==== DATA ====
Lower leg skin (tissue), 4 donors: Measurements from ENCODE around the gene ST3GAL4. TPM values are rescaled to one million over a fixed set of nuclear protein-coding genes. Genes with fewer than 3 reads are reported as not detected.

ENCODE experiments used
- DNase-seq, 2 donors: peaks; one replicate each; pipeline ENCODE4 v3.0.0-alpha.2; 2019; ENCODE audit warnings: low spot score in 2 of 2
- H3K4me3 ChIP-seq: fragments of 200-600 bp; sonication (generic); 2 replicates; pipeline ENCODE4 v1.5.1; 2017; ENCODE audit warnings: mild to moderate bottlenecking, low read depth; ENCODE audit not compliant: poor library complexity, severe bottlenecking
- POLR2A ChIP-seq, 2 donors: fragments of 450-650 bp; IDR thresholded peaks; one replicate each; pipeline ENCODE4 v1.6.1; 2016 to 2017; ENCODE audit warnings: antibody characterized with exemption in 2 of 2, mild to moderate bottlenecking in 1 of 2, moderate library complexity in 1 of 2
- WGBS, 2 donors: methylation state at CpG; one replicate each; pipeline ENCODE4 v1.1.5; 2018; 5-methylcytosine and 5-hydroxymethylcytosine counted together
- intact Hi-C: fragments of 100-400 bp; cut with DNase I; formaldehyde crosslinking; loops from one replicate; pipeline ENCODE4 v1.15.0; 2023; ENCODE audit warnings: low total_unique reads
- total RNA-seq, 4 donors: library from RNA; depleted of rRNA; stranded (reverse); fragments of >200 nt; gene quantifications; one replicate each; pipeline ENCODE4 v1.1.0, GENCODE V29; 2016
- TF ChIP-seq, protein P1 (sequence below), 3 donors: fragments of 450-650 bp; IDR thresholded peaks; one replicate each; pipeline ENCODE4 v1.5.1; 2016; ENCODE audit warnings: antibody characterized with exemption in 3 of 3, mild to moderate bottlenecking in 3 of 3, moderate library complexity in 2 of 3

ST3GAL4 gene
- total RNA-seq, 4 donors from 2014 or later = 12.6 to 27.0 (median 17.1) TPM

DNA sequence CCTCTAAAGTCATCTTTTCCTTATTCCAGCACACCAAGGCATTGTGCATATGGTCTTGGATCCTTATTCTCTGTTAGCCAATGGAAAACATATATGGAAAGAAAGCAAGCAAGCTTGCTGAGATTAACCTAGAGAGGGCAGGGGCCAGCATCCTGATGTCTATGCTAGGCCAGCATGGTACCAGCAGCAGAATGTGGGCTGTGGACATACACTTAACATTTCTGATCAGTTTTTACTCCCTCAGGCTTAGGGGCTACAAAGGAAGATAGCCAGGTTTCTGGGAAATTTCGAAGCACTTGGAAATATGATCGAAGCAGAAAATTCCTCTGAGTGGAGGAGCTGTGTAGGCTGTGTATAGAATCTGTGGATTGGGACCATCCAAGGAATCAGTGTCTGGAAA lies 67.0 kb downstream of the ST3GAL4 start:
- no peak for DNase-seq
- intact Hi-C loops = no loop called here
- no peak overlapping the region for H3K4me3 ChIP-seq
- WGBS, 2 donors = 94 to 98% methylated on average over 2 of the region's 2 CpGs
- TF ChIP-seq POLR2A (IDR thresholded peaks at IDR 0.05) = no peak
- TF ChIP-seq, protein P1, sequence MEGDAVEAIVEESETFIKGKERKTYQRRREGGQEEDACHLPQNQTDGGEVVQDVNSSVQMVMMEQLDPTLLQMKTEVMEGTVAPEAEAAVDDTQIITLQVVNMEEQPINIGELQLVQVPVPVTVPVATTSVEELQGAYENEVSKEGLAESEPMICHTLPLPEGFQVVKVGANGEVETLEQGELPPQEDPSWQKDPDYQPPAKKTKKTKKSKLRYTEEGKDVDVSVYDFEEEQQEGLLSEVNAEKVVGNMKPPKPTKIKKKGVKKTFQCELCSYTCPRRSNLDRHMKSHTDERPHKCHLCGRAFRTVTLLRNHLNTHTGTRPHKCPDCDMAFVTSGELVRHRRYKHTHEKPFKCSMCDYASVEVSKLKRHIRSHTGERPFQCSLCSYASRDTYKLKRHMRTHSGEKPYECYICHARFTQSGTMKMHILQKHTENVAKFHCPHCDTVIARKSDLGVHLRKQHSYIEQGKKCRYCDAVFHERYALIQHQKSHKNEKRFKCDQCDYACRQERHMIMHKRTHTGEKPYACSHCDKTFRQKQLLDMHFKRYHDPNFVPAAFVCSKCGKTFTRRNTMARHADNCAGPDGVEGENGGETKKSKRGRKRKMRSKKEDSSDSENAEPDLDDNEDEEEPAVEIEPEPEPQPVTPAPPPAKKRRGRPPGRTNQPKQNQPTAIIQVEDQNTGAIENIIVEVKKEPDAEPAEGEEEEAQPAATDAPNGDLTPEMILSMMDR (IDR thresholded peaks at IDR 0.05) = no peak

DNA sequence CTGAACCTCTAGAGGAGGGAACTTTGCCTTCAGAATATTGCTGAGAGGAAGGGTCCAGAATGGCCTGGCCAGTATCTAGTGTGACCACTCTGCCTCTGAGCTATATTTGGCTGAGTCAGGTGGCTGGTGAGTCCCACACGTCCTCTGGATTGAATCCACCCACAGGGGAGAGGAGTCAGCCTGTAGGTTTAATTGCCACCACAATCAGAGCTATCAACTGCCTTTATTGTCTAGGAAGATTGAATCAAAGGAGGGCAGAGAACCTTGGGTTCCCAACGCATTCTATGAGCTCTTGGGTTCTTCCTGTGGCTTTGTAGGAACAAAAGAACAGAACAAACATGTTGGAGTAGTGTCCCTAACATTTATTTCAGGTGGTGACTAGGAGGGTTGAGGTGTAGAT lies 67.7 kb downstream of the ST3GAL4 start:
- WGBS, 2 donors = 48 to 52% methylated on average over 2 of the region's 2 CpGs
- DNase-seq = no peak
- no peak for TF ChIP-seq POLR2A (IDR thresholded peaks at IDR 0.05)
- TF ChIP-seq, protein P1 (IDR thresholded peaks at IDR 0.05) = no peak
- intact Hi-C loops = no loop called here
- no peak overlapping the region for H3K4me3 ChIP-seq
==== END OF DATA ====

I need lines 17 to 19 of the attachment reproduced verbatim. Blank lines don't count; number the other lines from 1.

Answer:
- TF ChIP-seq POLR2A (IDR thresholded peaks at IDR 0.05) = no peak
- TF ChIP-seq, protein P1, sequence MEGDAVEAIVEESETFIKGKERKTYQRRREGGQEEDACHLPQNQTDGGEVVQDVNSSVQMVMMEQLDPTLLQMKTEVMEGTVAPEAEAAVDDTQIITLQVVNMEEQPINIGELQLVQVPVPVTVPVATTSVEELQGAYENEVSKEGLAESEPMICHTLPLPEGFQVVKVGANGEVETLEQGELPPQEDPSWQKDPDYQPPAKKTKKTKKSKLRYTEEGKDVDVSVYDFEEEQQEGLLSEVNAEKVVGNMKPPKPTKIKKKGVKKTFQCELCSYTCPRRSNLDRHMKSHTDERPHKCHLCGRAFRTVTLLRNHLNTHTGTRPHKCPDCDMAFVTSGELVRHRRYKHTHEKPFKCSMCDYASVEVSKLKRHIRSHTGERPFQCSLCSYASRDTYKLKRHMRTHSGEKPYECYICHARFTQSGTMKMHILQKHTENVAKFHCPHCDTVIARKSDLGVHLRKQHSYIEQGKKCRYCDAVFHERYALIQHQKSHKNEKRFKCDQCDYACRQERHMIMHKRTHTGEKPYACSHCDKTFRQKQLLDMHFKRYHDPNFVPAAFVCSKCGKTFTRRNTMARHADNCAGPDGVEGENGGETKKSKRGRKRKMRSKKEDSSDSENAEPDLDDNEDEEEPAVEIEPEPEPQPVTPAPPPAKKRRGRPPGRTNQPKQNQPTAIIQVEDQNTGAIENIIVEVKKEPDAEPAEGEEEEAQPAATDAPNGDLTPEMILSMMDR (IDR thresholded peaks at IDR 0.05) = no peak

DNA sequence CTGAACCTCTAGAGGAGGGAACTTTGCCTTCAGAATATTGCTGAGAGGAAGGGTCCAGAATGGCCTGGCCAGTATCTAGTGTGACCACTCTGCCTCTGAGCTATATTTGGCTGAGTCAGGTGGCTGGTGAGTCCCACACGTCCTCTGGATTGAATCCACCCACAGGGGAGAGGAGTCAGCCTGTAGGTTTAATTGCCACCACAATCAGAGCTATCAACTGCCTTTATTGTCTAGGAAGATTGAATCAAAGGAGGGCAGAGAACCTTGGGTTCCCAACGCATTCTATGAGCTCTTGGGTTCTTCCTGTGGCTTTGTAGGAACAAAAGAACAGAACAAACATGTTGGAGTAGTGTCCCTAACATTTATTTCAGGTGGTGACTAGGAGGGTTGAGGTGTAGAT lies 67.7 kb downstream of the ST3GAL4 start: